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  • Kōwhai trees litter the banks of rivers and streams and are a popular choice as a border for new roading developments around Aotearoa.

    Not only are they a beautiful addition to our gardens and roadways, but kōwhai are also a rich source of mātauranga Māori. The term mātauranga includes all areas of Māori knowledge – past, present and future. Due to its inclusion of all subjects of learning, it is described by Mead (2016) as “a super subject” and a “tool for thinking”. With that said, there is much known and to be known by Māori about our native kōwhai tree – some of which has been collated and is shared in this article.

    Rights: The University of Waikato Te Whare Wānanga o Waikato

    Rongoā and kōwhai bark

    Through careful observation and investigation, Māori developed a holistic healing system using native plants. Wai kōwhai – kōwhai bark boiled in water – was used to treat skin and muscle ailments.

    Rongoā – medicine

    The kōwhai tree plays an important medicinal role for Māori. Through careful research, Māori have used many parts of the kōwhai to help heal the wounded and sick.

    Bark from the kōwhai tree was crushed and boiled in water as an effective way of treating bruises and wounds. Known as wai kōwhai, this has also been used for skin ailments such as shingles, itching and dandruff.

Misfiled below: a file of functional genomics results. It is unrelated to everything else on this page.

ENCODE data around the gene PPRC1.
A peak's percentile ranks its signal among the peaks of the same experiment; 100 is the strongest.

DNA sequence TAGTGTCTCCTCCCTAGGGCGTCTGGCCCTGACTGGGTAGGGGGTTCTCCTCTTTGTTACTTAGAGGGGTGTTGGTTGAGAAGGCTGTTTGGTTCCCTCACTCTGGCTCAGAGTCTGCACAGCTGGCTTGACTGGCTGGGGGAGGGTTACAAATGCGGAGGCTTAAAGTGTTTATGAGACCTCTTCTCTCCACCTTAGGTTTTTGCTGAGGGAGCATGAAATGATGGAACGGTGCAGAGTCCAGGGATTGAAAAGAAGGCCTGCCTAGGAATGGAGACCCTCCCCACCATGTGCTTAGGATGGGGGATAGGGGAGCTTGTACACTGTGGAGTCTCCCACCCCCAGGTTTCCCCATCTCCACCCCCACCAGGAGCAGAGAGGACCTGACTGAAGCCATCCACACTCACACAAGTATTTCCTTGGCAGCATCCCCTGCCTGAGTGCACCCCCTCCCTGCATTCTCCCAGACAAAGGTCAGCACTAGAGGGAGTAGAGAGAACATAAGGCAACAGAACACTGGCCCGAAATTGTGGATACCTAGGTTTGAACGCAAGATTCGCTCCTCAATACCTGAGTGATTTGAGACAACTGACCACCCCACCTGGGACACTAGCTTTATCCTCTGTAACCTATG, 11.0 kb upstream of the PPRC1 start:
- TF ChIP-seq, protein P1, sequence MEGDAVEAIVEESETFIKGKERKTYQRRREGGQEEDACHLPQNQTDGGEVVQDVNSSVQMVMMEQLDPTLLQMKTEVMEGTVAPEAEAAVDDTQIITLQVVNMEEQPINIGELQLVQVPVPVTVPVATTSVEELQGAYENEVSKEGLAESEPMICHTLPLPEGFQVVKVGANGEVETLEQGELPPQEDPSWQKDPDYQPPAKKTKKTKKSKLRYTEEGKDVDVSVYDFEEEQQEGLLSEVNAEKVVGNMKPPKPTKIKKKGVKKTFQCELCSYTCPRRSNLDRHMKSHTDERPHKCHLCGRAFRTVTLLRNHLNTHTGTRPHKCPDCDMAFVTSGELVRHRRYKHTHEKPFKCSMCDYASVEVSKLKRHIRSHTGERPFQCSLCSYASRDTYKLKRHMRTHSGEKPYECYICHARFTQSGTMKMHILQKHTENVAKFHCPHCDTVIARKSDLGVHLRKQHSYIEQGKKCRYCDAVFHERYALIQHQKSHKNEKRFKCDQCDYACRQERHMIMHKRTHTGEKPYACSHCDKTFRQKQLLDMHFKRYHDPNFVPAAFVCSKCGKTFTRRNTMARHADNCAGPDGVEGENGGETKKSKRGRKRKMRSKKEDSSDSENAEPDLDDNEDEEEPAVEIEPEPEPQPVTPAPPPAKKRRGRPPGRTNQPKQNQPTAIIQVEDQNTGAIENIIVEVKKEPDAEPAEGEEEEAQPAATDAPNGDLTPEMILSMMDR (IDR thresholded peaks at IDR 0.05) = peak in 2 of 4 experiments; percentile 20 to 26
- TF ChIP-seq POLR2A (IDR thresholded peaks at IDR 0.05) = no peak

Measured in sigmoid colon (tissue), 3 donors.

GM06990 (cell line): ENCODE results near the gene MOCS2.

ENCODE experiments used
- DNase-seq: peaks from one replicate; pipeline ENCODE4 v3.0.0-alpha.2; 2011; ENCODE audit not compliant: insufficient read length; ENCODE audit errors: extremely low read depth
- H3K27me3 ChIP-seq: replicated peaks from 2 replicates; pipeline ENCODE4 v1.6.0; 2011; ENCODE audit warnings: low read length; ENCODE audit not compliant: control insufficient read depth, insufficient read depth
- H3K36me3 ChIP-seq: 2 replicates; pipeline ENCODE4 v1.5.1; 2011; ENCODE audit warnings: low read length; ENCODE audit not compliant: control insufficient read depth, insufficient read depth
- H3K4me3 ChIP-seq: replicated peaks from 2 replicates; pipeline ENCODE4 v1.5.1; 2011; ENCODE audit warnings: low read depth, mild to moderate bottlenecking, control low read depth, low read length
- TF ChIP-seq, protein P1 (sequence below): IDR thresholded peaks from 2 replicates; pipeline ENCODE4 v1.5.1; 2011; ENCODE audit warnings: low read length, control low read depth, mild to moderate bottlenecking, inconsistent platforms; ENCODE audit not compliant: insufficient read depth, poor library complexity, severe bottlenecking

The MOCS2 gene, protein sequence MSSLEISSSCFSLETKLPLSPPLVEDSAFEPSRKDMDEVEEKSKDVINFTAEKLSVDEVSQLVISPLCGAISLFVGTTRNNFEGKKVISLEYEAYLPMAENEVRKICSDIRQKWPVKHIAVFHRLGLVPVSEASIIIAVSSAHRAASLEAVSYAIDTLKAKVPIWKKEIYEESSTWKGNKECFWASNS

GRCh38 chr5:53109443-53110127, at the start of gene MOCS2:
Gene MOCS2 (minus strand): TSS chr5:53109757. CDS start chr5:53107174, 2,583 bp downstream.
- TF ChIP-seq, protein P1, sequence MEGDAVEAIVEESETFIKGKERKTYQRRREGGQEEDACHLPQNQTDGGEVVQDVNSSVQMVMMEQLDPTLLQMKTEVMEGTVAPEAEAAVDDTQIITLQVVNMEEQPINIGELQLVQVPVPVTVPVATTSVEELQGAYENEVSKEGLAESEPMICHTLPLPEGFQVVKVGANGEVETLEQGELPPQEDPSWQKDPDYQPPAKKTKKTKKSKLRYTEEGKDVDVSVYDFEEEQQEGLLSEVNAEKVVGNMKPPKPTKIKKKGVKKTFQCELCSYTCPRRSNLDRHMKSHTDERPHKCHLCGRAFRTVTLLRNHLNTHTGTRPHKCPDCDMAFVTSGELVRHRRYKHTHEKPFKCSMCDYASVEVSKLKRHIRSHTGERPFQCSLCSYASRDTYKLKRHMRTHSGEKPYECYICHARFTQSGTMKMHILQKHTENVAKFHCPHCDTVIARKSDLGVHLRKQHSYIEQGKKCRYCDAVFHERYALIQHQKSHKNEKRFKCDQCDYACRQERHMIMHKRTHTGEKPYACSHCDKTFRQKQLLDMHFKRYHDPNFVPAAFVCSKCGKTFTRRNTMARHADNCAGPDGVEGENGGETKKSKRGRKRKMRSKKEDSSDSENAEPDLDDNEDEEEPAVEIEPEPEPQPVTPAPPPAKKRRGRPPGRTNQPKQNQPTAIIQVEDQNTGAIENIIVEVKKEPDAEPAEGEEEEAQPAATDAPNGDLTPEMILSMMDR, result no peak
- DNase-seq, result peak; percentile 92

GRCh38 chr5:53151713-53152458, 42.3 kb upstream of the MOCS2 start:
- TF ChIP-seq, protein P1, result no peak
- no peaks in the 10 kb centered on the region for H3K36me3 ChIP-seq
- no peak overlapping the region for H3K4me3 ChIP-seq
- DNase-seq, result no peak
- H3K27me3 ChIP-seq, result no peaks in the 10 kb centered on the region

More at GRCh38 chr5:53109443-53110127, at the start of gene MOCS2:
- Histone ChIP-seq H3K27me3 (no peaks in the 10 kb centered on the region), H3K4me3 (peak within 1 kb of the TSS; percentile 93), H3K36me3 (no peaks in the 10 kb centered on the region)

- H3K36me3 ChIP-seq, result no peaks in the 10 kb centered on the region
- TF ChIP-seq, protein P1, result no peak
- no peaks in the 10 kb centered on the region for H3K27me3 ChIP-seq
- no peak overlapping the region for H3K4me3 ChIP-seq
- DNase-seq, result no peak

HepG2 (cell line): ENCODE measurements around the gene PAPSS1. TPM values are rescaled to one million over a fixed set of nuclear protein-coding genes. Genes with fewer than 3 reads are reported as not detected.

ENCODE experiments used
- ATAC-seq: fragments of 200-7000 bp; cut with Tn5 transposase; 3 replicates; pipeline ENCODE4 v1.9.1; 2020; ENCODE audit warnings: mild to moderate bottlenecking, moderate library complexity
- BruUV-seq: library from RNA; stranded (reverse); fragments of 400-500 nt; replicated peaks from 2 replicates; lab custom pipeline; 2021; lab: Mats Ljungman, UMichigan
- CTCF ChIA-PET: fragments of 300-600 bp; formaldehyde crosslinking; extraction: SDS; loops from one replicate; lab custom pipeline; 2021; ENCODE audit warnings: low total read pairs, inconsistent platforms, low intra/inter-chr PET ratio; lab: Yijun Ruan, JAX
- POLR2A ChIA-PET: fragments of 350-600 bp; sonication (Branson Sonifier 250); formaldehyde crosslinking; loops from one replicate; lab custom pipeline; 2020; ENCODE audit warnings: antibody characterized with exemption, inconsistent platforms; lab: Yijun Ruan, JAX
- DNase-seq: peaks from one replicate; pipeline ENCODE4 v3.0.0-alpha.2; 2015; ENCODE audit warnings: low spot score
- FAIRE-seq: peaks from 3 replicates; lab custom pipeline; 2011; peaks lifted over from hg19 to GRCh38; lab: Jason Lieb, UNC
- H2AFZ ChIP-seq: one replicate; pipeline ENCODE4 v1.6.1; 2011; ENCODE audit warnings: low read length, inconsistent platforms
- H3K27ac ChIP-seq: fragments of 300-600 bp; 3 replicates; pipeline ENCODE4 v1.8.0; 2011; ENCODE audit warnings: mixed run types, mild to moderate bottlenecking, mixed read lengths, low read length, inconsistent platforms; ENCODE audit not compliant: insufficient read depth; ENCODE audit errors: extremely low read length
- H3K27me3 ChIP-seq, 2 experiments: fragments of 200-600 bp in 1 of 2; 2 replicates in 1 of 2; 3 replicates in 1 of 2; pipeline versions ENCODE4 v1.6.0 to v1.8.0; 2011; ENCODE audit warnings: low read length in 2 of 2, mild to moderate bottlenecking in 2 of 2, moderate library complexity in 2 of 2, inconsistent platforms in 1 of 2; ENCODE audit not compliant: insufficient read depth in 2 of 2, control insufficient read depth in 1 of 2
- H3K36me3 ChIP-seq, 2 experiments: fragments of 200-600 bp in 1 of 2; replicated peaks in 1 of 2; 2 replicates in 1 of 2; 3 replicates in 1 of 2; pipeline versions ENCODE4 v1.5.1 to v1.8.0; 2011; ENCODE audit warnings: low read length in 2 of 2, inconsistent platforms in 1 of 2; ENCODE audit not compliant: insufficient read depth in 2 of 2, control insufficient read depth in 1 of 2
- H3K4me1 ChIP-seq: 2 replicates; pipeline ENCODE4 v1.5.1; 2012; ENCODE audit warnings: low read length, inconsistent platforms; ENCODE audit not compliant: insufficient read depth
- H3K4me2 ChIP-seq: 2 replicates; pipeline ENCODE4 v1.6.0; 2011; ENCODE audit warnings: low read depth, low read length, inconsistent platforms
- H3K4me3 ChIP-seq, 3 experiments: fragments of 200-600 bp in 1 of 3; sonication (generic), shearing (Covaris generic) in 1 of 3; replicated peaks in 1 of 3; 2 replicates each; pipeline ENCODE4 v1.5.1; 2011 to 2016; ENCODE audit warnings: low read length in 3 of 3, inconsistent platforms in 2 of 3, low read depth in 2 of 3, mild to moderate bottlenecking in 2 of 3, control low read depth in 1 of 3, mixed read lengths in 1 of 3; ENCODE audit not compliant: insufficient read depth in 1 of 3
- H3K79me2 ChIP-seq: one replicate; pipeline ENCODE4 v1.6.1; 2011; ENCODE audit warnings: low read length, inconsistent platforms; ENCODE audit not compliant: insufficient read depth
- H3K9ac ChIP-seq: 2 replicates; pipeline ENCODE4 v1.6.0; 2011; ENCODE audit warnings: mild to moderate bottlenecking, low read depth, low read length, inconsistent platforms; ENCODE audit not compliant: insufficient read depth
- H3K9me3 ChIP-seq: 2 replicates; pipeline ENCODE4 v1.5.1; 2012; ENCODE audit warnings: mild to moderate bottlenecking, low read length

Other parts of the tree, including the roots and leaves, were used to treat other ailments such as gastrointestinal, respiratory, skin and muscular pain.

    Māori knew that all parts of the kōwhai were poisonous when ingested. However, the seeds are particularly poisonous, which Western science has since confirmed, as it contains the toxin cytisine. Many seeds need to be consumed for poisoning to take place and symptoms to occur. The symptoms include vomiting, increased heart rate, twitching of muscles and loss of coordination. There are also reports of people getting sick after eating kererū that had been feeding on the leaves of kōwhai.

    Rights: Public domain

    Kererū in a kōwhai tree

    All parts of the kōwhai tree are poisonous. Manu that consumed kōwhai, such as kererū, were known to make people sick and were avoided.

    Ngā taputapu – items

    Kōwhai wood was known for its durability and elasticity and was used for a wide range of tools in and around the pā and māra (gardens). It was also a popular choice for making weapons.

    Roots from the kōwhai tree were used to make matau (fish hooks). Branches were used to make kō (digging sticks) and bird snares. Although birds such as tūī feast on the kōwhai flower nectar, snares were not used in the branches of the kōwhai tree due to the trees being too open for the snares to be effective and the poisonous nature of the tree. The use of kōwhai wood for making eating utensils and bowls/plates was limited as there are reports that this made the users sick.

    Kōwhai is considered one of the strongest hard woods in Aotearoa. Taiaha (wooden spears) and patu (clubs) were made using wood from the kōwhai. Wedges for splitting wood were also made using the kōwhai.

    Hanga – building

    Due to the strength and durability of kōwhai, whare (houses/buildings) were often built using kōwhai. Taiapa (fences) and tūwatawata (stockade fences) were also built using kōhai wood, which is another testament to the durability of this wood as these were used to protect the people by keeping out enemy war parties.